Posts Tagged ‘Nijinsky’

first days in Canberra

October 1, 2011

From Nelson to Canberra takes three flights – change in Auckland and Sydney – to arrive exhausted, late in the evening, into the infinite hospitality and kindness of friends from way back.  Such a good feeling to be back in Canberra, where suddenly the whole world is sharply focused in that desiccating air.  It must be so good for the brain – or even the soul – to live in this clear purity.
My good friend – I’ll call her V. – was bubbling with enthusiasm for the exhibition of costumes from the Ballets Russes, at the National Gallery of Australia, so we trundled off to see it, conscientiously navigating the once-familiar circles and avenues.  It turns out that, over the years, the Gallery has collected these stage costumes as they have come on the market, often in a state of radical disrepair.  The Ballets Russes were great in the early twentieth century, but seem to have spent a long time going downhill: variously revived and reconstituted, too broke to replace or repair things, and wearing the costumes to a ravelling. But Serge Diaghilev’s original company commissioned costume and stage designs from amazingly eminent and interesting artists: Bakst, Picasso, de Chirico, Dali, Matisse, Braque – the list goes on and on.  The exhibition, too, was enormous and remarkably detailed, including many costumes worn by the amazing virtuoso, Nijinsky.

sketch for the Blue God costume

The ballet of the Blue God was choreographed to show off Nijinsky’s extraordinary talent, through a narrative sequence of stories about Krishna, the creator.

Nijinsky dancing the 'Blue God'

Krishna piping the world into being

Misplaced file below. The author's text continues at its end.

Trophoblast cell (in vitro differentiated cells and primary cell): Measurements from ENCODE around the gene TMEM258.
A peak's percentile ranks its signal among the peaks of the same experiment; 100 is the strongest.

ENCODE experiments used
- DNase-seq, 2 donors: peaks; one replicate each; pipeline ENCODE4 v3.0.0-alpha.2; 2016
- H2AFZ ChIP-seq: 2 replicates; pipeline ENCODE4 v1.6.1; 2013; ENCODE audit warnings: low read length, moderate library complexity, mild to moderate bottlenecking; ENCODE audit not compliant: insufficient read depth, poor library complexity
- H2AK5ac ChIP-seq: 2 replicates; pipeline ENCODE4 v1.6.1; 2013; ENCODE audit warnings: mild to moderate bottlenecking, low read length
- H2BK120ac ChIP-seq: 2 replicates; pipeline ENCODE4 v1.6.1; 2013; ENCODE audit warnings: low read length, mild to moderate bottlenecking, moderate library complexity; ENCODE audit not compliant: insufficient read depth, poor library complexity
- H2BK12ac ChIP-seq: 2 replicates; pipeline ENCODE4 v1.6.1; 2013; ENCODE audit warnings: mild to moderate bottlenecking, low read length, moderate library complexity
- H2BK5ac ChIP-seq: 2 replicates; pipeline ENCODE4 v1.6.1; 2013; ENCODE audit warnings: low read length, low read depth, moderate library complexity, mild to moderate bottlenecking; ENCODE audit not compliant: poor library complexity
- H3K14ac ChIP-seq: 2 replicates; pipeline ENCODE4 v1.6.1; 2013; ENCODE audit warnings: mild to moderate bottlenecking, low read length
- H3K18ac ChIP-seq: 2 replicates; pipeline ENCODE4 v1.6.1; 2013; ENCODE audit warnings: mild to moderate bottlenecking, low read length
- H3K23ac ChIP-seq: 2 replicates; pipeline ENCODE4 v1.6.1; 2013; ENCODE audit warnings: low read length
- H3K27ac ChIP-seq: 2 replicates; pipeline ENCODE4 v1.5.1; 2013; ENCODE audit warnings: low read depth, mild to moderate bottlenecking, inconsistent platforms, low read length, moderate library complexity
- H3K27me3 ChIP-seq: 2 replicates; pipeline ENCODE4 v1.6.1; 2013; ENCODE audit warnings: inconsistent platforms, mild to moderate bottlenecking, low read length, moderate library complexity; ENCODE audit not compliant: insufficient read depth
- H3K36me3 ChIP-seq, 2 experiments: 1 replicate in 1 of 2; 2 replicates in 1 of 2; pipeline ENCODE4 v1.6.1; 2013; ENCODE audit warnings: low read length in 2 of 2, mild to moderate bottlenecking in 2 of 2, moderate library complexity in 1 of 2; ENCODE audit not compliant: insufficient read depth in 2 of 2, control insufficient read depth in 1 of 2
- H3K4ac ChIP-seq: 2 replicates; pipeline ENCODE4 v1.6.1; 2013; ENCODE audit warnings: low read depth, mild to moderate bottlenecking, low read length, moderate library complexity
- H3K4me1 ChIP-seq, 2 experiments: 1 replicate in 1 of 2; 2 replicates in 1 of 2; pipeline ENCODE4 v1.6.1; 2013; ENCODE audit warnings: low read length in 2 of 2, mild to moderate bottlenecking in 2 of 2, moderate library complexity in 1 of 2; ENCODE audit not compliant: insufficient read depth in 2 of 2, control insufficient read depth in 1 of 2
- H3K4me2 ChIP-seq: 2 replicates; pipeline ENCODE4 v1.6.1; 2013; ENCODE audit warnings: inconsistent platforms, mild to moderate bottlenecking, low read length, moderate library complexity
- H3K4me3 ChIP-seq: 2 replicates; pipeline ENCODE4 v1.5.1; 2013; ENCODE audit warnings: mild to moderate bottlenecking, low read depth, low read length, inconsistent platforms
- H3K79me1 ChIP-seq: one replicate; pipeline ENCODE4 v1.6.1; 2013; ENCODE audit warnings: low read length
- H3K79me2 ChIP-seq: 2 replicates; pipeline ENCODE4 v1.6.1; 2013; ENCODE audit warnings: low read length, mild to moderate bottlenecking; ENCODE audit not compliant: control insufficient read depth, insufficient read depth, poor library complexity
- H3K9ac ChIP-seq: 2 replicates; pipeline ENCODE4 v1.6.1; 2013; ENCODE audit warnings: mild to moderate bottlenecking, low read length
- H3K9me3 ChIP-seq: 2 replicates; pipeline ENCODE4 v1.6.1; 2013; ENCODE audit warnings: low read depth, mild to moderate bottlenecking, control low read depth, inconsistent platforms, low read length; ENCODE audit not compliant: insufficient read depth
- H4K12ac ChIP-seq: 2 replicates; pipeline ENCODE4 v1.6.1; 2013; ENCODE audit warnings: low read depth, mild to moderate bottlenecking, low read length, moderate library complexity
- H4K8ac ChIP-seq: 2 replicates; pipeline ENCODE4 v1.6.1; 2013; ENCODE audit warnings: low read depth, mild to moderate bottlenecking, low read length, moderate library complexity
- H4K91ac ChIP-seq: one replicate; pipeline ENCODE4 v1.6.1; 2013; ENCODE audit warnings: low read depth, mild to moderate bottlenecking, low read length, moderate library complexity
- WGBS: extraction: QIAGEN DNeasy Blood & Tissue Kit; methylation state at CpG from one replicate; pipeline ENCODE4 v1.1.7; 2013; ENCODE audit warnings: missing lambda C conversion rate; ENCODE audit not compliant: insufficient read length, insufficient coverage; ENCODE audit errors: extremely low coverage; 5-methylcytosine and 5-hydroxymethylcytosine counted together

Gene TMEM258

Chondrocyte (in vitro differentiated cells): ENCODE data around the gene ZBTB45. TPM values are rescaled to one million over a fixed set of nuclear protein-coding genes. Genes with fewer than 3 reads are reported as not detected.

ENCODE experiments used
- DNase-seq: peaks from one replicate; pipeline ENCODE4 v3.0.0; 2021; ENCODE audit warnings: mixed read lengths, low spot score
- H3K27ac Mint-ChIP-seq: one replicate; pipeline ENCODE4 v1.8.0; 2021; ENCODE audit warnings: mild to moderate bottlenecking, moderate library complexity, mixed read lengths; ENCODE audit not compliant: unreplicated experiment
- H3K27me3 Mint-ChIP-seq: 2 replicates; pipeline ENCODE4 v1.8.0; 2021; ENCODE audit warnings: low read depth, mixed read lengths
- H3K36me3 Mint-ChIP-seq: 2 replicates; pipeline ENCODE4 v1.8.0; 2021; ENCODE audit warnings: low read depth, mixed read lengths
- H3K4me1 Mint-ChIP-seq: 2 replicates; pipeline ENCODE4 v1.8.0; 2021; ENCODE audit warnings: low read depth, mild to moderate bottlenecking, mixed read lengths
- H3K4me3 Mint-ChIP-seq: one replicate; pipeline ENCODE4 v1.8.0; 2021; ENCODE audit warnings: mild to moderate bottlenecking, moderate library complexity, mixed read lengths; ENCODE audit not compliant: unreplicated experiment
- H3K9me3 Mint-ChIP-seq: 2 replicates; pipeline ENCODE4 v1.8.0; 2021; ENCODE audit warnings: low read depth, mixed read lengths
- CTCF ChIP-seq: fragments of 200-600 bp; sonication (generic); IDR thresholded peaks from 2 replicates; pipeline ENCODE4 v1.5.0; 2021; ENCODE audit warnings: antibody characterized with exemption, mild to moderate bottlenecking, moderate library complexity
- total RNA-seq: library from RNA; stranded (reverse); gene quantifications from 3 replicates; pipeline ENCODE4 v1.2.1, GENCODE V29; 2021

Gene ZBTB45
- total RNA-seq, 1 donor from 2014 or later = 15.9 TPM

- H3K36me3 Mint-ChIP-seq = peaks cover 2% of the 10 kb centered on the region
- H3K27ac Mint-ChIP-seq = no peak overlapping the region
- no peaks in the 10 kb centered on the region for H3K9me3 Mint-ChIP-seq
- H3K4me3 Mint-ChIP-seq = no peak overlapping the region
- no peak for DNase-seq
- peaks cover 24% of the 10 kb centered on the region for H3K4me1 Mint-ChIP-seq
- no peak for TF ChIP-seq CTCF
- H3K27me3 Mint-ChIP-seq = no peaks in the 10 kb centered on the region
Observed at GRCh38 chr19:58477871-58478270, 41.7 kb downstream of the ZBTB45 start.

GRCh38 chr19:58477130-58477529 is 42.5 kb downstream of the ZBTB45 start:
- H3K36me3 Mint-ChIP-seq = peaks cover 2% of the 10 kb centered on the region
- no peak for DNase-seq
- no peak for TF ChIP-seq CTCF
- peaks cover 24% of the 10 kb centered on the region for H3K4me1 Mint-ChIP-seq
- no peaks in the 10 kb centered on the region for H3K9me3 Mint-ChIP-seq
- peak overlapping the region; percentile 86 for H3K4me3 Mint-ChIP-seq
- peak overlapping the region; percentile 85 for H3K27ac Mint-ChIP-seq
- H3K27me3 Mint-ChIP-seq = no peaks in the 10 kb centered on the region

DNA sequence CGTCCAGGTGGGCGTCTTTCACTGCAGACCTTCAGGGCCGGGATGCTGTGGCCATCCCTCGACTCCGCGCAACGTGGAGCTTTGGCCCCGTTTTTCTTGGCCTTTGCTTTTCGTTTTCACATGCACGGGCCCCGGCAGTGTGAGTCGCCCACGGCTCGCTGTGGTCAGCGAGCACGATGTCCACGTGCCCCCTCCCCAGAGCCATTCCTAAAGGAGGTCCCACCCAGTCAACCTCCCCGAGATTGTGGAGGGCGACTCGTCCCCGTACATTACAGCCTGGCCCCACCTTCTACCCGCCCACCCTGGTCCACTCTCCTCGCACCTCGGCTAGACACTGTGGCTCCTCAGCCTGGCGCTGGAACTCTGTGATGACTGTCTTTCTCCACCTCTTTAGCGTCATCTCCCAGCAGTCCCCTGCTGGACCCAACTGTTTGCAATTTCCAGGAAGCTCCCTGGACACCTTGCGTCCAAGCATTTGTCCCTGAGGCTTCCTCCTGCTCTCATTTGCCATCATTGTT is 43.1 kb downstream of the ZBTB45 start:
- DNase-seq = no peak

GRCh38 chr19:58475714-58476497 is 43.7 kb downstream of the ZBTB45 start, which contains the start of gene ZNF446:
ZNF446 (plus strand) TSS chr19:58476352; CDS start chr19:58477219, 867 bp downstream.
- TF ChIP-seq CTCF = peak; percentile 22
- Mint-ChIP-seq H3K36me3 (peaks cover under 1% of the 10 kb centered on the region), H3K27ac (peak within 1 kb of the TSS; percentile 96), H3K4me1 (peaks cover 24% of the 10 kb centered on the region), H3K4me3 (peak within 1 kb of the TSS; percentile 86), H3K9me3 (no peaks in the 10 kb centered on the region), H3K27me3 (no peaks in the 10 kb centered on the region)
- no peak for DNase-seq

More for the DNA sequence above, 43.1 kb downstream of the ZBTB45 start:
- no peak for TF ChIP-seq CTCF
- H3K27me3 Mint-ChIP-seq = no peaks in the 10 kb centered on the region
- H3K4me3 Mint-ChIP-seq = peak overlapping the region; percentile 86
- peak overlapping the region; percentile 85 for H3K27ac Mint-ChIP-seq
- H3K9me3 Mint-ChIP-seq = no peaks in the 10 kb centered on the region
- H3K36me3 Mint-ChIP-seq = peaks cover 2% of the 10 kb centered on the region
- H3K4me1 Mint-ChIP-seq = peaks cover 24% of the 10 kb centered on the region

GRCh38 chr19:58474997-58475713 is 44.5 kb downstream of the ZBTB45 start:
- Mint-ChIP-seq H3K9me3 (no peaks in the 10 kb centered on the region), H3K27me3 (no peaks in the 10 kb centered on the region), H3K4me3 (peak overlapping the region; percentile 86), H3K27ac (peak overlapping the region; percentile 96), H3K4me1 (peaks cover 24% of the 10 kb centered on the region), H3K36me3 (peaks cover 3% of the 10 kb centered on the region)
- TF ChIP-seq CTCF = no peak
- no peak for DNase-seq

There are still traces of Nijinsky’s blue body make-up to be seen inside the neckline of the costume. 
Over the years more pieces were added to the collection.  Restorers and conservators meticulously replaced the fabrics that the original artists had specified.  They did an absolutely wonderful job, as the perfectly renewed pieces below demonstrate.

costume for a Sea Princess

costume for a squid

The squid costume was one of the most substantially repaired pieces. Previous botched repairs had to be undone, the fine fabric supported wherever possible and replaced where it had completely worn away.

designed by Matisse - unmistakably

All these things are wonders, but perhaps the strangest and most incongruous sight at the Gallery is the ladies’ loo.  It is a vast and austere chamber, and a challenge to interpretation.  An armchair and a bed/bench remarkable for sheer gigantism, are awkwardly posed – not quite together, but not separate either – and enigmatically marooned in the huge pale space.   Luxurious padding on the chair is contradicted by the functional floor and the spare militarism of the stretcher – Perhaps the designer imagined large numbers of ladies, overstimulated by art, all needing a little rest, and supplied surroundings more rigidly blank than any imagined by Charlotte Perkins Gilman.  Or perhaps the designer was overwhelmed into this stammering visual silence by the proximity of great art?  This strange atrophy of taste co-exists with a kind thought: the ugly dark lump of a chair looks as if it might be comfortable.  Someone is trying to be both artistic and caring – and, touchingly, misses on both counts.

Facilities for ladies at the National Gallery


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